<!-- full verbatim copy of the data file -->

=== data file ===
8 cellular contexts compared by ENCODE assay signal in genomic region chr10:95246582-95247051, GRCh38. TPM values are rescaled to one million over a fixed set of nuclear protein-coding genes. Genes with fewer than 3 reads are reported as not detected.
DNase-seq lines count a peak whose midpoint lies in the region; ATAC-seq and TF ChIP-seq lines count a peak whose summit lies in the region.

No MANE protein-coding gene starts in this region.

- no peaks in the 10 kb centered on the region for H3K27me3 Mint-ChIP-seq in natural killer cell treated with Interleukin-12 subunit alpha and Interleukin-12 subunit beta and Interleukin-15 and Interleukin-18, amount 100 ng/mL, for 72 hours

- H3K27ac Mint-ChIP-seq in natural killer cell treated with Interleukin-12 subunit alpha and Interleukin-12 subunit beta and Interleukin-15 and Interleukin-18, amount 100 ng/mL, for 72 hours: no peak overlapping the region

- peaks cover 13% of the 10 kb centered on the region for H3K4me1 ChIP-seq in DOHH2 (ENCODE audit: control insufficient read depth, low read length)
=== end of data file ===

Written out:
8 cellular contexts compared by ENCODE assay signal in genomic region chr10:95246582-95247051, GRCh38. TPM values are rescaled to one million over a fixed set of nuclear protein-coding genes. Genes with fewer than 3 reads are reported as not detected.
DNase-seq lines count a peak whose midpoint lies in the region; ATAC-seq and TF ChIP-seq lines count a peak whose summit lies in the region.

No MANE protein-coding gene starts in this region.

- no peaks in the 10 kb centered on the region for H3K27me3 Mint-ChIP-seq in natural killer cell treated with Interleukin-12 subunit alpha and Interleukin-12 subunit beta and Interleukin-15 and Interleukin-18, amount 100 ng/mL, for 72 hours

- H3K27ac Mint-ChIP-seq in natural killer cell treated with Interleukin-12 subunit alpha and Interleukin-12 subunit beta and Interleukin-15 and Interleukin-18, amount 100 ng/mL, for 72 hours: no peak overlapping the region

- peaks cover 13% of the 10 kb centered on the region for H3K4me1 ChIP-seq in DOHH2 (ENCODE audit: control insufficient read depth, low read length)